Wendy's Possible E. Coli Outbreak May Be Worse Than We Thought

It seems that the outbreak of E. coli currently being linked to Wendy's sandwiches may be worse than previously reported.

Last Friday, the CDC released news of an E. coli outbreak that was linked to an unknown source. 37 illnesses — 10 of which required hospitalization — were reported across Michigan, Indiana, Ohio, and Pennsylvania. Apparently, the food item linking the cases was a Wendy's sandwich containing romaine lettuce.

At this time, the CDC is not encouraging consumers to avoid dining at Wendy's, explaining that the fast food chain has removed the possible affected romaine lettuce from restaurants in the region. As Wendy's uses a different type of lettuce for its salads, it's believed that only the sandwich lettuce may have been contaminated.

According to the Mayo Clinic, E. coli is a type of bacteria that normally lives in the intestines of humans and animals, though some strains are known to be more dangerous than others. Symptoms first appear three to four days after exposure to the bacteria and may include severe vomiting, nausea, diarrhea, and stomach cramps.

Michigan may have more than 100 cases

The New York Post is now reporting that the outbreak may be worse than what the CDC has shared up to this point, suggesting more than 100 cases of E. coli have now been linked to the outbreak, with 98 of these infections coming from Michigan. The Michigan Department of Health & Human Services released a statement last week sharing there have been 43 confirmed cases linked to the strain of E. coli reported in the outbreak; 55% of these positive cases reported consuming food from Wendy's.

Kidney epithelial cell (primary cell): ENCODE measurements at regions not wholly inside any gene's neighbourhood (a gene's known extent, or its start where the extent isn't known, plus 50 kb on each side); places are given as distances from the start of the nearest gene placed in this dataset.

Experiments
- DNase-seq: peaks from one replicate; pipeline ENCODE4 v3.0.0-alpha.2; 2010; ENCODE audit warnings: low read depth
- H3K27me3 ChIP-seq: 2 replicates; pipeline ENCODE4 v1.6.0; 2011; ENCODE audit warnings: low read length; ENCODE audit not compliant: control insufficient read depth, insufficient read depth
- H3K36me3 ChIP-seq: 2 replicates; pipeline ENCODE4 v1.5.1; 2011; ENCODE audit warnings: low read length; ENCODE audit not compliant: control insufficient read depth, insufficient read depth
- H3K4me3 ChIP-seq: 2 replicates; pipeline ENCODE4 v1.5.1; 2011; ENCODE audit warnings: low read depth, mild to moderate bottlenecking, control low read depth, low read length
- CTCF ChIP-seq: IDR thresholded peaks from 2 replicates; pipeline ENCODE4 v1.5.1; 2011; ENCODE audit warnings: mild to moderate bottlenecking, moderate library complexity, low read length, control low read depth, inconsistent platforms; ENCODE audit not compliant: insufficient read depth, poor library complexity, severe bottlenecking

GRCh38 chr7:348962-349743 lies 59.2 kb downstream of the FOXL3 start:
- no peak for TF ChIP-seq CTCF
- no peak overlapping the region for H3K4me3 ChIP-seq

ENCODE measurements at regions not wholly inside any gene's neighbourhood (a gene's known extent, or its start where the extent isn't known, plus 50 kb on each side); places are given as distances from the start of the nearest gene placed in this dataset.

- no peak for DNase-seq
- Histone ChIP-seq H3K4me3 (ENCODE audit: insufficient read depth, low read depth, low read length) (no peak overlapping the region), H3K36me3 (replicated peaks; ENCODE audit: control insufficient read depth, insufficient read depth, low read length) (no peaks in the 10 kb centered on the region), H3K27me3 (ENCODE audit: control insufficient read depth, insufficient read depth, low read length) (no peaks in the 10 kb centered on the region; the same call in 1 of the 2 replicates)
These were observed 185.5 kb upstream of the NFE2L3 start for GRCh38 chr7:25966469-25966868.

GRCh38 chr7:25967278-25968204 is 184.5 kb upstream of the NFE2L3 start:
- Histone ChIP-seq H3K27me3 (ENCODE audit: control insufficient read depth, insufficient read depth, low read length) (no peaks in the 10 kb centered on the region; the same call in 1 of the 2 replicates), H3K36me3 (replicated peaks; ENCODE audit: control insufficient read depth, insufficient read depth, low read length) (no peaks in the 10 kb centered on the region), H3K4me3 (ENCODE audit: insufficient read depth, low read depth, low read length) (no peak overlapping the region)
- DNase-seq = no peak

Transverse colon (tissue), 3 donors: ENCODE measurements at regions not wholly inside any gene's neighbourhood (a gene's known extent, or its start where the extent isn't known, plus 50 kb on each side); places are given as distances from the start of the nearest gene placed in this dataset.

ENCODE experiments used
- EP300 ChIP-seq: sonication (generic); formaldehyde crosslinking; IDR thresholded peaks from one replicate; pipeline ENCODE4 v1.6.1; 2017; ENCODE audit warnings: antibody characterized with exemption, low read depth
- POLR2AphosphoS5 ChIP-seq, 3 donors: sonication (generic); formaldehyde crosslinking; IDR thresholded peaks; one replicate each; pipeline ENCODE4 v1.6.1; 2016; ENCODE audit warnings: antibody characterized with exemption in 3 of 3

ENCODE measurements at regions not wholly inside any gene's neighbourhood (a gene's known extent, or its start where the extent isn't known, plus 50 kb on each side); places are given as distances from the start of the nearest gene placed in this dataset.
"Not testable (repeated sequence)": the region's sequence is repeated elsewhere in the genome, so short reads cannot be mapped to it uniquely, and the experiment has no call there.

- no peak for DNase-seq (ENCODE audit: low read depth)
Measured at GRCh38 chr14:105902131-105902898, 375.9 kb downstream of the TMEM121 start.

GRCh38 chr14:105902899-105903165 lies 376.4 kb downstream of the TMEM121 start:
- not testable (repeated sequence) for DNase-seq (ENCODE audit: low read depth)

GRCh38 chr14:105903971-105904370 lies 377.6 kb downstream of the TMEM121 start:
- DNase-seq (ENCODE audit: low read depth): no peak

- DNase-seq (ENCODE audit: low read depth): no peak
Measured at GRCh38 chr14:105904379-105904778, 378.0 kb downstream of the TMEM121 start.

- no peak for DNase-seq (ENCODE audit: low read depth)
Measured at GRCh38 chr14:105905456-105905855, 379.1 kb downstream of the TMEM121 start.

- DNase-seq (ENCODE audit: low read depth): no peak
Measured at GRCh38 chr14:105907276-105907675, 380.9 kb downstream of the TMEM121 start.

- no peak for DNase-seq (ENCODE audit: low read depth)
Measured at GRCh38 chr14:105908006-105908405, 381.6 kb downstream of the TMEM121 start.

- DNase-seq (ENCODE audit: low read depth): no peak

The New York Post says that there are another 55 cases in the state still awaiting confirmation. The investigation into the E. coli outbreak is still ongoing, and the cause has yet to be confirmed. Despite this, some victims are already preparing to take legal action against Wendy's, and at least five Ohio residents sued the fast food chain in the last week.